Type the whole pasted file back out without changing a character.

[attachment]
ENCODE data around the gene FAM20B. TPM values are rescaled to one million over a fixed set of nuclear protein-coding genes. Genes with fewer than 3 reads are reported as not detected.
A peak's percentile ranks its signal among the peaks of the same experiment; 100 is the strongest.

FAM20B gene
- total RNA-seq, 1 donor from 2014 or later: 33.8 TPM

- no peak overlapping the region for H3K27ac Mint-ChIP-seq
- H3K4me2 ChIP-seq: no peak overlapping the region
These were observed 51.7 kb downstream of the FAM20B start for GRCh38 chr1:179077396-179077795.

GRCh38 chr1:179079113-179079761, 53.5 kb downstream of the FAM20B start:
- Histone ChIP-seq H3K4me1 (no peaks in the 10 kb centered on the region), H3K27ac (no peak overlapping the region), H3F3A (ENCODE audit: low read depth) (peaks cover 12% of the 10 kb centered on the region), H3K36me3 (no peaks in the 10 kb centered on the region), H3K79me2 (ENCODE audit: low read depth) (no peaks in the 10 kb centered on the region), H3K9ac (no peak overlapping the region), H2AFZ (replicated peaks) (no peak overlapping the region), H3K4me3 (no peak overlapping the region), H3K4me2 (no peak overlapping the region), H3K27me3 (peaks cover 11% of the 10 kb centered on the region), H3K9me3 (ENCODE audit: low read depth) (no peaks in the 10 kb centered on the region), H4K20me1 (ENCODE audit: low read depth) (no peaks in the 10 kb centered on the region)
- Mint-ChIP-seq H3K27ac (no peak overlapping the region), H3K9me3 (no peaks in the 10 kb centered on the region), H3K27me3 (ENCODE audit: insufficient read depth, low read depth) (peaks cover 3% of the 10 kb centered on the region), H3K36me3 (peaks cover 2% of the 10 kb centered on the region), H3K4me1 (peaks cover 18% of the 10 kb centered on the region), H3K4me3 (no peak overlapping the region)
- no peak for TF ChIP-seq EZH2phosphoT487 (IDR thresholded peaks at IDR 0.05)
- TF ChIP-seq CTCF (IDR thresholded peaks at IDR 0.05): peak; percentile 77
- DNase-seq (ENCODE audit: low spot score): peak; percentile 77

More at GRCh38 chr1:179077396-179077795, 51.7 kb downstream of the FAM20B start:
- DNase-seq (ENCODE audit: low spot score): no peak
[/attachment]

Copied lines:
ENCODE data around the gene FAM20B. TPM values are rescaled to one million over a fixed set of nuclear protein-coding genes. Genes with fewer than 3 reads are reported as not detected.
A peak's percentile ranks its signal among the peaks of the same experiment; 100 is the strongest.

FAM20B gene
- total RNA-seq, 1 donor from 2014 or later: 33.8 TPM

- no peak overlapping the region for H3K27ac Mint-ChIP-seq
- H3K4me2 ChIP-seq: no peak overlapping the region
These were observed 51.7 kb downstream of the FAM20B start for GRCh38 chr1:179077396-179077795.

GRCh38 chr1:179079113-179079761, 53.5 kb downstream of the FAM20B start:
- Histone ChIP-seq H3K4me1 (no peaks in the 10 kb centered on the region), H3K27ac (no peak overlapping the region), H3F3A (ENCODE audit: low read depth) (peaks cover 12% of the 10 kb centered on the region), H3K36me3 (no peaks in the 10 kb centered on the region), H3K79me2 (ENCODE audit: low read depth) (no peaks in the 10 kb centered on the region), H3K9ac (no peak overlapping the region), H2AFZ (replicated peaks) (no peak overlapping the region), H3K4me3 (no peak overlapping the region), H3K4me2 (no peak overlapping the region), H3K27me3 (peaks cover 11% of the 10 kb centered on the region), H3K9me3 (ENCODE audit: low read depth) (no peaks in the 10 kb centered on the region), H4K20me1 (ENCODE audit: low read depth) (no peaks in the 10 kb centered on the region)
- Mint-ChIP-seq H3K27ac (no peak overlapping the region), H3K9me3 (no peaks in the 10 kb centered on the region), H3K27me3 (ENCODE audit: insufficient read depth, low read depth) (peaks cover 3% of the 10 kb centered on the region), H3K36me3 (peaks cover 2% of the 10 kb centered on the region), H3K4me1 (peaks cover 18% of the 10 kb centered on the region), H3K4me3 (no peak overlapping the region)
- no peak for TF ChIP-seq EZH2phosphoT487 (IDR thresholded peaks at IDR 0.05)
- TF ChIP-seq CTCF (IDR thresholded peaks at IDR 0.05): peak; percentile 77
- DNase-seq (ENCODE audit: low spot score): peak; percentile 77

More at GRCh38 chr1:179077396-179077795, 51.7 kb downstream of the FAM20B start:
- DNase-seq (ENCODE audit: low spot score): no peak